The distress message was heard aboard the USS Saratoga, a carrier patrolling near Crete. In response, the Saratoga launched fighter planes to defend the Liberty and reported the launch to carrier group commander Rear Admiral Lawrence Geis aboard the carrier America. Geis relayed the information to the White House.

Although aware the Liberty was still under attack, Johnson ordered Geis to cancel the rescue attempt.  On the Saratoga’s bridge, distraught sailors watched as the U.S. fighter craft turned back. On the ship’s radio they heard final frantic pleas for help from the Liberty. Amid the pleas were background sounds of shells exploding. Minutes later, Israeli commanders, by then aware of the Liberty’s radioed plea for help, halted the attack.

Aboard the Liberty, 34 U.S. sailors were dead and 171 seriously wounded.  Years later, two Navy veterans gave me details of the verbal exchange when President Johnson ordered the callback. Radioman Tony Hart, serving at a U.S. radio relay station in Morocco, listened intently to the entire conversation between President Johnson and Secretary McNamara in the White House and Admiral Geis at sea. This is what Hart recalls Secretary McNamara said to Geis, “Get those planes back on deck.” Geis replied, “But the Liberty is under attack and needs help.” McNamara shouted, “Get those goddam planes back on deck.” Aghast at the order, Geis, “Mr. Secretary, I wish to appeal that order to higher authority.” McNamara said, “I already have the president’s authority to call the planes back. He is right here.” Hart recalls Johnson then came on the phone and said to Geis, “I don’t care if the ship goes down, I’m not going to war with an ally over a couple of sailors.”  The stunned admiral said, “Aye, aye, sir.”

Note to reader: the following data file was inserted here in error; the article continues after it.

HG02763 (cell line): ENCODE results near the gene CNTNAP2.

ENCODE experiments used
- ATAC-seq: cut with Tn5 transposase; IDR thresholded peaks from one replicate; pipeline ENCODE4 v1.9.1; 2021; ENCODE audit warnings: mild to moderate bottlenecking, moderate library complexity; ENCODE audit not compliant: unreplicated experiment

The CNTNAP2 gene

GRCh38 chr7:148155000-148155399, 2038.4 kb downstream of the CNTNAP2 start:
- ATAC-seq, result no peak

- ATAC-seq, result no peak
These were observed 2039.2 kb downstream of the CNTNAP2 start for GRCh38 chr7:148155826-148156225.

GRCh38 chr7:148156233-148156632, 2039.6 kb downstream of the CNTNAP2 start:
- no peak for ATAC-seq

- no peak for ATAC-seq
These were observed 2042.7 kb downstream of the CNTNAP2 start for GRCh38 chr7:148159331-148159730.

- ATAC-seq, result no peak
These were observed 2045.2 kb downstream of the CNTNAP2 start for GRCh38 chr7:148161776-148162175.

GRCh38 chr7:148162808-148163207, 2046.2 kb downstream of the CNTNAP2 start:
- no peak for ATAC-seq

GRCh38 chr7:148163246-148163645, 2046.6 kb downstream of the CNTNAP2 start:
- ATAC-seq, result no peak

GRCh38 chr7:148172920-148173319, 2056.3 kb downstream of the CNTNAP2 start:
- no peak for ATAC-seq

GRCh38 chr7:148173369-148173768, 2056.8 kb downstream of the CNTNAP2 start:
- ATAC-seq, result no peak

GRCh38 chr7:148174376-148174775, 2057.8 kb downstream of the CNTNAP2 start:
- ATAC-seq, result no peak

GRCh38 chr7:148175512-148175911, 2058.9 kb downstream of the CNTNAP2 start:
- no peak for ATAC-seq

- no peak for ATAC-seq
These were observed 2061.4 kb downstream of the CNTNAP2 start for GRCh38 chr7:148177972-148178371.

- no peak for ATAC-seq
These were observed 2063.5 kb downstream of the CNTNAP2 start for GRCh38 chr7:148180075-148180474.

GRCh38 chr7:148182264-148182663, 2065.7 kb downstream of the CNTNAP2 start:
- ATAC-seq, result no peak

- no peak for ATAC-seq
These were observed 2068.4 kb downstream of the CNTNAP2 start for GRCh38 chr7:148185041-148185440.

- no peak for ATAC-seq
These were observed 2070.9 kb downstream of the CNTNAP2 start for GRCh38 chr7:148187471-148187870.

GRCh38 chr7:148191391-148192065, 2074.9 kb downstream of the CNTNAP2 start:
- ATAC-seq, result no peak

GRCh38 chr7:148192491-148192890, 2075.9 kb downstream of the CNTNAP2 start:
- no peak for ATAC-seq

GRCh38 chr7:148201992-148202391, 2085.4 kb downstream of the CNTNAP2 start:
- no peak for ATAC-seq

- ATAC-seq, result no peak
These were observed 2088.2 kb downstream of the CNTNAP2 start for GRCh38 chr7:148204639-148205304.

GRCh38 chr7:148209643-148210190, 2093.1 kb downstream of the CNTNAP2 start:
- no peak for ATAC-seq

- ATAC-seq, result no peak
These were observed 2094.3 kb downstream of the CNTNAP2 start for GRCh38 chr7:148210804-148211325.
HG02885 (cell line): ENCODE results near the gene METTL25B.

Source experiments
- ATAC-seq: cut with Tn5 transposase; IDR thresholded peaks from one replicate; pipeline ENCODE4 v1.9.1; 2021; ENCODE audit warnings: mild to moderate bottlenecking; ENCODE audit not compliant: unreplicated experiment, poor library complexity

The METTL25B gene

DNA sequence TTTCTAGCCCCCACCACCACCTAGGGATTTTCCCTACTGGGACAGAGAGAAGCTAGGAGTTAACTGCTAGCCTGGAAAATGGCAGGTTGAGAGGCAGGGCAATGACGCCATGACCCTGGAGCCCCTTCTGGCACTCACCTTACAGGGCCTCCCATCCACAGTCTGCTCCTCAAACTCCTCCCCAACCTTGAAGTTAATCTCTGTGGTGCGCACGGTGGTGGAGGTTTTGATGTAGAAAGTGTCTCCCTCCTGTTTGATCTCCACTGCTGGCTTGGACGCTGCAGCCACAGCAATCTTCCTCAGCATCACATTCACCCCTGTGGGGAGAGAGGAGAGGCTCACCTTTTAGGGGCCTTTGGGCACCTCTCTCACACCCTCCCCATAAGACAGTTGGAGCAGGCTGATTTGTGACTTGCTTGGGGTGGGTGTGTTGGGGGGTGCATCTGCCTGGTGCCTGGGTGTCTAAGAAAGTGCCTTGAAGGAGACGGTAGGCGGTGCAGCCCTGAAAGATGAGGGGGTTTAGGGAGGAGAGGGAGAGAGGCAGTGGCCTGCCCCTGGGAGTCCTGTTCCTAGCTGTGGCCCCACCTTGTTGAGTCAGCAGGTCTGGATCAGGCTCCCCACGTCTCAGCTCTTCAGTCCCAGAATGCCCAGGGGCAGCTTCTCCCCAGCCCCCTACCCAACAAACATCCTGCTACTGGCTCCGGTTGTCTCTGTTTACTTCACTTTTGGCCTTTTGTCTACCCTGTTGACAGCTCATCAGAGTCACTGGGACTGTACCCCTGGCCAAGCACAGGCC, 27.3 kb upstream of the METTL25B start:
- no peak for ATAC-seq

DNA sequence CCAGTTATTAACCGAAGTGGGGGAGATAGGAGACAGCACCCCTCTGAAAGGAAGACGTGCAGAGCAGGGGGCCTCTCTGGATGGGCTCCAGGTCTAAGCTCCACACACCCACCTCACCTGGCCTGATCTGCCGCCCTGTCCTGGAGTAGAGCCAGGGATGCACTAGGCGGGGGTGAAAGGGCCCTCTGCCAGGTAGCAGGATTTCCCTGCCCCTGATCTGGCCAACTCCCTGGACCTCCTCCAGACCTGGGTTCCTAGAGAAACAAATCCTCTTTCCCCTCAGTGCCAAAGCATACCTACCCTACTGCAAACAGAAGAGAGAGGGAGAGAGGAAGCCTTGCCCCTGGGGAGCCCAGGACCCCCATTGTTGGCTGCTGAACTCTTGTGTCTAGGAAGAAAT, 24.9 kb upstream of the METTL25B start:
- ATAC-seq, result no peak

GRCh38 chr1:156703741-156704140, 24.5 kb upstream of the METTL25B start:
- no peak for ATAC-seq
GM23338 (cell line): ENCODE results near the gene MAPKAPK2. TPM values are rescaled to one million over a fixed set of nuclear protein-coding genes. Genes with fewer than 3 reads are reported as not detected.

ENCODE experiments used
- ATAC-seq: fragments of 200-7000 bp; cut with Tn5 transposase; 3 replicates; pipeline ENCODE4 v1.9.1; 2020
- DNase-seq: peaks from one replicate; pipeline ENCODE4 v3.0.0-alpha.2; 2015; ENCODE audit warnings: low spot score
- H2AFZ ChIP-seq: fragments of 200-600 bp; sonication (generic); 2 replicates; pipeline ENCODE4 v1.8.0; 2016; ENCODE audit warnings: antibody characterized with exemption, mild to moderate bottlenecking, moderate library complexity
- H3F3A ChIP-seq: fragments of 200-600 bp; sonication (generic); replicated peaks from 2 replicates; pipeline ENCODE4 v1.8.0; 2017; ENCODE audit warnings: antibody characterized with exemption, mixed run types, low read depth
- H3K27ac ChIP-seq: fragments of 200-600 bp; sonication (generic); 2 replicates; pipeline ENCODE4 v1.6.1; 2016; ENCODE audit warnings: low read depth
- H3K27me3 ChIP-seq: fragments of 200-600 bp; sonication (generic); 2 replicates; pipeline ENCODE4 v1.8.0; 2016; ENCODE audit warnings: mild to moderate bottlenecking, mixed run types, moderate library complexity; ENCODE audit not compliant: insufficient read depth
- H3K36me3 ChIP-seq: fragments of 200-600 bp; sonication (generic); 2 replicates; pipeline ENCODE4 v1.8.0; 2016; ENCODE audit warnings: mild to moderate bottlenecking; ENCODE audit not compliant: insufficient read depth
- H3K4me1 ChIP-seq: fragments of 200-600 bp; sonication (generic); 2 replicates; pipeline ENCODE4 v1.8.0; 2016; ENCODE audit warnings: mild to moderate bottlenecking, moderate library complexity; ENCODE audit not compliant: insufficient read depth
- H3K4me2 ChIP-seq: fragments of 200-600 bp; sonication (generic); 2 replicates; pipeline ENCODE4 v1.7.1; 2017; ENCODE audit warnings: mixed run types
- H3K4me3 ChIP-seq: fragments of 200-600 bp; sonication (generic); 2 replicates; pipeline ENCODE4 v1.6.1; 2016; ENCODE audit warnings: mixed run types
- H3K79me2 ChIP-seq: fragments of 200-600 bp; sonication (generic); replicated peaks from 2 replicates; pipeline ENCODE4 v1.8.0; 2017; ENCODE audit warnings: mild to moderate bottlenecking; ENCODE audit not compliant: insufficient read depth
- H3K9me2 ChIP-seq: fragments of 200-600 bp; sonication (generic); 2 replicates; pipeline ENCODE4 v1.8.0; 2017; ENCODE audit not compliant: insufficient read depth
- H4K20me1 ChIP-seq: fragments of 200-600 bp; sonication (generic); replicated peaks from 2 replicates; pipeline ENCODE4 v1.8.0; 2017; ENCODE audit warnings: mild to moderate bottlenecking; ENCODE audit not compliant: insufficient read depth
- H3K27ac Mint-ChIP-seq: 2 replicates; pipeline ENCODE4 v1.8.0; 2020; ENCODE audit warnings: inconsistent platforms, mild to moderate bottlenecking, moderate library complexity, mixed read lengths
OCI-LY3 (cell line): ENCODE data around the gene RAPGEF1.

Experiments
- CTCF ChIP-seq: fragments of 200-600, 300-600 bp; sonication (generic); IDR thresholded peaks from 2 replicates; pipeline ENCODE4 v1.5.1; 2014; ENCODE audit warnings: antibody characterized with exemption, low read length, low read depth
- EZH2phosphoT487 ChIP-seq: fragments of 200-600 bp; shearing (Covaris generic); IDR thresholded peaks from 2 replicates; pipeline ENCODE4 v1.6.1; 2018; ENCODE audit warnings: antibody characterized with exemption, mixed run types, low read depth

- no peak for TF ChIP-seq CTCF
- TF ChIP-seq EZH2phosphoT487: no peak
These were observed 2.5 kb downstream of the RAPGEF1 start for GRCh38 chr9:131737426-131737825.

Until his death, the admiral agonized over what, despite the presidential order, he might have done to help the Liberty crew.

Over the years, I have attended several reunions of Liberty survivors and remain in close communication with several of them. During a recent gathering, retired Commander David Lewis, the senior Liberty intelligence officer, provided new details. He was critically injured in the assault and, after being airlifted to the Saratoga sick bay, he was summoned to the private cabin of Admiral Geis to hear details of the call-back. The deeply shaken admiral told Lewis he feared he would be ordered to remain silent about his verbal exchange with the president and McNamara.  He wanted Lewis, as a senior officer on the Liberty, to know exactly what was said.